“My brother’s coming to visit of course,” he said. “And then I’ve been lucky because I’ve got Steve and now he’s not too far away so I can hang out with somebody that I know every once in a while. Then there’s a Japanese guy that used to play in Italy and he lives in this city. He always takes me out, even just for dinner. He keeps me busy. It’s pretty cool.”

Maestri has so far enjoyed his time with the Orix Buffaloes organisation, but he’s only been with them for a short time since officially signing on July 9.

“It’s been a gradual process,” he said. “My team [in Kagawa] started telling me that Orix had an interest in me and I knew about it a couple of weeks before I actually signed. I couldn’t tell anybody but I kind of knew that it was going to happen. I was hoping more than anything but it started getting more sure as the days went on.”

The Buffaloes first saw Maestri pitch near the start of his stint in Japan and likely followed his progress with the Guyners from then until the deal was done.

“We actually played against this team with our team probably two months ago,” the righty said. “We played against them and the guy that I talked to from the team; he told me that they were really looking at me. Then I guess that was the last test, when I pitched against them. I went two innings and my second inning was pretty good so I guess that’s when they decided to sign me.”

Maestri’s impressive run in Kagawa saw him take on the role of the team’s closer. He was incredibly dominant, earning the top pitching award for both May and June, though he doesn’t believe he should have been given the honour for a second consecutive month.

“It was two in a row,” he said of the awards. “But in the last month that I won, we didn’t play that many games. It rained a lot and honestly, I didn’t feel like I deserved it. I only pitched like 13 innings. I pitched in most of the games we had but we didn’t have that many games. I did well but, I don’t know.”

Well, the rest of his team knew. The fans did too, as the Guyners hosted a ceremony for Maestri before he left to join the Buffaloes, to show their appreciation and gratitude for what he had done for the team. Their closer also got a chance to thank them.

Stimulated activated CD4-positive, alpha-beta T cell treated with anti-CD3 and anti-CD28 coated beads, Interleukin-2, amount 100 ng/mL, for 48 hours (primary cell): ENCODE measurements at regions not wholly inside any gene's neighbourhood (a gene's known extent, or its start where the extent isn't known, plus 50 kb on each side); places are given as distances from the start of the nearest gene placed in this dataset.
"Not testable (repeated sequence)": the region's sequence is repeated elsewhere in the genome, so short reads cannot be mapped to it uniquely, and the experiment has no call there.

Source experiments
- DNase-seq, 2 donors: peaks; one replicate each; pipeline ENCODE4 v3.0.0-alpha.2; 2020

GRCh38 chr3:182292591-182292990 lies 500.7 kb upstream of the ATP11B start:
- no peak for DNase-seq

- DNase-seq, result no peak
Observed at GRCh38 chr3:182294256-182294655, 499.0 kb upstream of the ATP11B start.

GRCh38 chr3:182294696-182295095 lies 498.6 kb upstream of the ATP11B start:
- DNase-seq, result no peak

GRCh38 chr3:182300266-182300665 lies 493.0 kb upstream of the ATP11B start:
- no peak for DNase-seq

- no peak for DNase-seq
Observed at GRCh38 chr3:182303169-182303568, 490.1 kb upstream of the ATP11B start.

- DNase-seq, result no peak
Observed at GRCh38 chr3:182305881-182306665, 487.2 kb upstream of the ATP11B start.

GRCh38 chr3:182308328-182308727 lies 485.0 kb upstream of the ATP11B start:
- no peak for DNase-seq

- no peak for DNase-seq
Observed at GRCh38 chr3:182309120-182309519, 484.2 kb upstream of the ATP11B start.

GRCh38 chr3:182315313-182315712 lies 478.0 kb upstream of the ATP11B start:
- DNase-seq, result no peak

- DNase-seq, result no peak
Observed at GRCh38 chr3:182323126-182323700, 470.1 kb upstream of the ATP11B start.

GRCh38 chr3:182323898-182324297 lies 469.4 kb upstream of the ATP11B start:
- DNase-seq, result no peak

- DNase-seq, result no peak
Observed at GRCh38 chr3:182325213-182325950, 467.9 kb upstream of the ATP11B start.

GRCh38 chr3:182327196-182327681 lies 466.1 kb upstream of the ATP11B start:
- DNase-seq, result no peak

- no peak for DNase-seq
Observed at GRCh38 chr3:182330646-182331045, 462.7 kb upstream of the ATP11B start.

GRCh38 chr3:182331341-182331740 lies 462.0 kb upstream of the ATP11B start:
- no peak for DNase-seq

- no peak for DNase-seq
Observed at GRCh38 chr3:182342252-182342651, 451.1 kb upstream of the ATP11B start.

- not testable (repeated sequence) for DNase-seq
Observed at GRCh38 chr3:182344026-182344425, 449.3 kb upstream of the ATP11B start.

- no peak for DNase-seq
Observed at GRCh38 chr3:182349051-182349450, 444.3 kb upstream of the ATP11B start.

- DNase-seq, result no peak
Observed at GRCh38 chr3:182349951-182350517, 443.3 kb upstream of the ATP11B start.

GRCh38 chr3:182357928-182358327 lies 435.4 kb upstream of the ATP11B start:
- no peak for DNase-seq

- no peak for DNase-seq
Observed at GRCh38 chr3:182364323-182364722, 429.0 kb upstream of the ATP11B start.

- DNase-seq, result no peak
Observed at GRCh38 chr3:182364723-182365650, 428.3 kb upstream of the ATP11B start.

“After the last game that I played there they just told all the fans that I was going to leave,” Maestri said. “My teammates had a present for me on the field and then I had to talk to say goodbye to the fans.

“I actually read a speech in Japanese that my teammates helped me to write in their language. So I had the microphone and I spoke in Japanese to all the fans. It was good.”

It is no surprise that Maestri is a fan favourite no matter where he is playing, and it likely won’t take long for him to make his mark with his new team. For now, he’s only appeared in one game with the Buffaloes, and he is still not sure what his long-term role with the team will be.

“I’ve only pitched one time with the new team and it was just as a reliever,” he said. “I pitched the seventh inning the other day. [On Monday] I was warming up in the sixth and seventh but I didn’t get into the game. I might end up being a starter here. I don’t know yet. I don’t think they know yet either. I think they’re still trying to figure it out.”

Unfortunately for Bandits fans, the Japanese baseball season stretches into November with a fall league and an instructional league after the regular season is finished.

“Being here, I don’t know if I’m going to be able to go back to Australia this year, but I’m going to miss it if I can’t. I would have liked to go back there and play again in Brisbane.

“But right now it looks like I’ll be done at the end of November and then they start playing again in February. On the first day of February, you’ve got to be here. It’s only two months off. And they tend to throw a lot here so I think in November I might be tired.

“I’ll miss Australia. But the season is months away from now so we’ll see what happens.”